The question is whether, as a company, you can afford to have more than an advertising-jingle persona. Can you put yourself out there: say what you think in your own voice, present who you really are, show what your really care about? Do you have any genuine passion to share? Can you deal with such honesty? Such exposure? Human beings are often magnificent in this regard, while companies, frankly, tend to suck. For most large corporations, even considering these questions – and they’re being forced to do so by both Internet and intranet – is about as exciting as the offer of an experimental brain transplant.”

Christopher Locke, The Cluetrain Manifesto, December 2000

It still rings true, doesn’t it – especially so soon after watching and re-watching so many Super Bowl commercials. Replace the bit about “intranet” with “social media,” and you can see how timely Locke’s message still is today.

If you catch yourself thinking or writing in the conventions of traditional marketing, I highly recommend you read or re-read it. (Oh go on, it’s free!)

Did the Manifesto affect the way you looked at marketing?
Please comment at the end of this post.

The Manifesto had been picking up steam for a couple years…

Continue reading

The hardest-working Super Bowl commercial was…

There’s a brand that’s in trouble. It’s been making shoddy products for years. It was (and maybe still is) at the brink of failure. It needs not just a Hail Mary, but a succession of them.

Wieden + Kennedy may have answered at least one of those prayers with its work for Chrysler, the first-ever 2-minute Super Bowl commercial.

A Super Bowl commercial must work much like any other marketing communication. It has to speak to the right people, on a matter that’s relevant, in terms they understand, and be compelling. It has to address a need in the client’s sales process, or sales funnel.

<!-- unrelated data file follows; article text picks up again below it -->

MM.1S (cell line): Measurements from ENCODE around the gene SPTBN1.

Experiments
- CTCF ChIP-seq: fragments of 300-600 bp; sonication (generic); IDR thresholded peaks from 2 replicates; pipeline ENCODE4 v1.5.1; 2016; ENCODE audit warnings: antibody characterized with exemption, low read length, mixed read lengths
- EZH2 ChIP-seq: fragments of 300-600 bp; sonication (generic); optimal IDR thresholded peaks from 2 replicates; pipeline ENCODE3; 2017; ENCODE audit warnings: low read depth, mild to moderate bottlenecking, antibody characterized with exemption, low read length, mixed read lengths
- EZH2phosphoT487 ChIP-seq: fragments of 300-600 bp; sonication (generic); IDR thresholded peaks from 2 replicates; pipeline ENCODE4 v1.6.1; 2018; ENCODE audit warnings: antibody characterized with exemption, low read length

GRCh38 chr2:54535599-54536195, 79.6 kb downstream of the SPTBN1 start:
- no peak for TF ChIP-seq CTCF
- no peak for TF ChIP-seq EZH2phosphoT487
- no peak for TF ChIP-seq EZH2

Do you think another Super Bowl spot worked better than Chrysler’s?
Please comment at the end of this post. Or email me directly.

But the Super Bowl comes with extra burdens: It creates more pressure to make impact than any other venue in the world of advertising. Everyone’s watching. Even if they’re not watching the game, they’re watching online. They’re FB’ing, Tweeting and emailing. They’re even blogging. You mess up, you’ve done more than waste time, money and opportunity. You can embarrass your brand.

Continue reading

“The Al Jazeera Revolution”

An interesting column in at ForeignPolicy.com says this of the Egyptian uprising:

Can marketers learn from the Egyptian uprising?

Harder than ever to control the message

“It underscores the new reality facing Arab regimes: They no long control the message.” Competing messages gets out via satellite and digital technologies. The days command and control dwindle. (see: The Al Jazeera Revolution)

Comments welcome at the end of this post. Or email me directly.

If even ruthless dictators can’t control the message, how can you as a marketer control yours?   Continue reading